National Association for Primary Education

Oxfordshire Headteachers’ Conference – NAPE 020


Below you can see the conference programme and links for those organisations who chatted to me on the podcast.

Oxfordshire Outdoor Learning Trust


Layla Moran, MP for Oxford West & Abingdon


Layla Moran is a Physics teacher by profession, formerly working in a state secondary school, as a Head of Year in an international school and latterly with an Oxford-based Education organisation.


She read Physics at Imperial College and holds an MA in Comparative Education.  She is a school governor at a primary school in her constituency. Layla was inspired to go into politics by her passion to see that every child, no matter their background, should have a fair chance of making the best of this world. She overturned a 9,500 vote Conservative majority to win Oxford West & Abingdon in June 2017.  She is the Liberal Democrat spokesperson on Education, and sits also on the Public Accounts Select Committee.


Layla has an international background; she has lived in many countries including Belgium, Greece, Ethiopia, Jamaica and Jordan and speaks French fluently along with some Spanish, Arabic and Greek.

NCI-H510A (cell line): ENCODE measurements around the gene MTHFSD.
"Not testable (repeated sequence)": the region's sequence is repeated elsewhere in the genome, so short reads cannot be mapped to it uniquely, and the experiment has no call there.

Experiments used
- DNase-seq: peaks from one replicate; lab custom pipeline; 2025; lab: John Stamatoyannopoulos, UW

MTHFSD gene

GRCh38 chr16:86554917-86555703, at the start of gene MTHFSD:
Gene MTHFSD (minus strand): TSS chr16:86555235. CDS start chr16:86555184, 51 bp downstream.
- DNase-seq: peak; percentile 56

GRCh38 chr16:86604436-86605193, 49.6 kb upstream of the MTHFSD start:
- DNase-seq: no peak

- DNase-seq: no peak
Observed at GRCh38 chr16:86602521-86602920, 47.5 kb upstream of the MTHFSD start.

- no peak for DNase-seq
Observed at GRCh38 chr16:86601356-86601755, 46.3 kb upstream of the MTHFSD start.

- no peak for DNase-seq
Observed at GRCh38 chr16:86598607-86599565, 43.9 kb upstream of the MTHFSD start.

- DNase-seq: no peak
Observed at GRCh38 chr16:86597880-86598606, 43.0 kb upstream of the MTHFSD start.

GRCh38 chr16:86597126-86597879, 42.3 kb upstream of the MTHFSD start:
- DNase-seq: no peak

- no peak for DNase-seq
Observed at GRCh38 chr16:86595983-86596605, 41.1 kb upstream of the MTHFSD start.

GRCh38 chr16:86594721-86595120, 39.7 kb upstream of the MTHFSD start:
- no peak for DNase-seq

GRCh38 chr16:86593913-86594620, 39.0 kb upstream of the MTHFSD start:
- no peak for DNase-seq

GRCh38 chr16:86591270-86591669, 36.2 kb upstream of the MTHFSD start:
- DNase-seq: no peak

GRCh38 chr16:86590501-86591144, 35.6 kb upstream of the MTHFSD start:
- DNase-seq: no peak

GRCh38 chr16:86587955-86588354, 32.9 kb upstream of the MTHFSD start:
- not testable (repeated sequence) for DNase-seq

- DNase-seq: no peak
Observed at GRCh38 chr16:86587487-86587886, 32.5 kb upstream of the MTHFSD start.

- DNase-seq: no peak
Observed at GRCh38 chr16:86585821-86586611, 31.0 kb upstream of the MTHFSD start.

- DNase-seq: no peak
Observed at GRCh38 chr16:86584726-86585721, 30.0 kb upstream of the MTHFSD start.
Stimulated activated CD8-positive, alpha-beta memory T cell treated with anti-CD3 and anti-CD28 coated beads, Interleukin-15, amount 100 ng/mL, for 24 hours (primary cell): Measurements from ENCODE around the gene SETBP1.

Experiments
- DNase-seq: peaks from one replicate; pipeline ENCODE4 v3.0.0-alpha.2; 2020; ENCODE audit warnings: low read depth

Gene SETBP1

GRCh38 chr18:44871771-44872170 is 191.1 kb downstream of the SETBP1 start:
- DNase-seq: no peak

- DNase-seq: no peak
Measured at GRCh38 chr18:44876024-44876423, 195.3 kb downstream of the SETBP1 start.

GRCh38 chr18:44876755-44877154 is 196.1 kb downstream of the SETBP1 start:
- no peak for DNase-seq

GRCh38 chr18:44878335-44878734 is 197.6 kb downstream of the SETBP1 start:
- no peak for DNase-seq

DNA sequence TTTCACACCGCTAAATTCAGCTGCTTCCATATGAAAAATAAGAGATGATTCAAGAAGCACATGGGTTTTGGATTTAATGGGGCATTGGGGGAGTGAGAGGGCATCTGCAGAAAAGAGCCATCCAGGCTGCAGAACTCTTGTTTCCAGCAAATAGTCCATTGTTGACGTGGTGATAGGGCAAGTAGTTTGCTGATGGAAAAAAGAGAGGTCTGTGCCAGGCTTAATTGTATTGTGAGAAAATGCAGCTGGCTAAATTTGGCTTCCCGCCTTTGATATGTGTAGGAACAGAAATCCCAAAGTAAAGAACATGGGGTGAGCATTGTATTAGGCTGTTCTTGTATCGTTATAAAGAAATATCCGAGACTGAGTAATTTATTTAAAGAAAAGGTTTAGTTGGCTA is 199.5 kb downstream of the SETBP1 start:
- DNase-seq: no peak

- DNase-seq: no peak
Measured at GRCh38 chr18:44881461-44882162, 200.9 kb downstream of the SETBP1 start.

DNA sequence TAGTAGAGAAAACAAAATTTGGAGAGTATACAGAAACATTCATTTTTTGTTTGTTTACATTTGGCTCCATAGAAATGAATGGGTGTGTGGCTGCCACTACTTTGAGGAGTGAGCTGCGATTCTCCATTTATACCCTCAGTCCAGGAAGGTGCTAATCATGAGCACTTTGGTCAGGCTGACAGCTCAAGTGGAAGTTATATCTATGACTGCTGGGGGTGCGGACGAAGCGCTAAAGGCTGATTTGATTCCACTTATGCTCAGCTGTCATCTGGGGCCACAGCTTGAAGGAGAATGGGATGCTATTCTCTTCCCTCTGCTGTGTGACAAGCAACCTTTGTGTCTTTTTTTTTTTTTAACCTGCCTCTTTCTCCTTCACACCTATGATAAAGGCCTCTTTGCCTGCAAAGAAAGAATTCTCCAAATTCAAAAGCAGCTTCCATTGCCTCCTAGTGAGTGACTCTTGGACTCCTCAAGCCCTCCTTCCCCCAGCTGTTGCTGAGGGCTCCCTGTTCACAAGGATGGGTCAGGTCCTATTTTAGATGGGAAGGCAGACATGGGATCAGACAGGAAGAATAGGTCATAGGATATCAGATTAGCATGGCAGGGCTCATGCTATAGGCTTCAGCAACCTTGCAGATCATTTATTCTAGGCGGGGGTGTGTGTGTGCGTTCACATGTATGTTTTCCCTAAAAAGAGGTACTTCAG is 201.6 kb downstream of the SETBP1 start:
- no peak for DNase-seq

Baroness Floella Benjamin, OBE DL


Baroness Floella Benjamin, OBE DL was born in Trinidad in 1949 and came to England as a 10 year old child in 1960. She left school at 16 with the aim of becoming Britain’s first ever black woman bank manager but changed direction and became an actress, presenter, writer, independent producer, working peer and an active advocate for the welfare, care and education of children throughout the world. She has also headed a successful film and television production company.
She has been in show business for 48 years appearing on stage, film, radio and television. She became a household name through her appearances in the iconic children’s programmes Playschool and PlayAway. After 42 years she still appears on children’s television, her greatest love.


She has written over 30 books and in 2016 her book ‘Coming to England’ was chosen as a ‘Guardian Children’s Book of the Year’.  Her broadcasting work has been recognised with numerous awards, including an OBE in 2001, a Special Lifetime Achievement BAFTA Award in 2004 and the J.M Barrie Lifetime Award in 2012 for her lasting cultural legacy. In 2013 she was made a Fellow of the Shakespeare Birthplace Trust and last year she was appointed as President of the Society of Women Writers and Journalists.
She was Chancellor of the University of Exeter for 10 years and became famous for hugging every graduate imploring them to ‘change the world’. When she stepped down as Chancellor the University put up a statue of her in recognition of her contribution to the City of Exeter.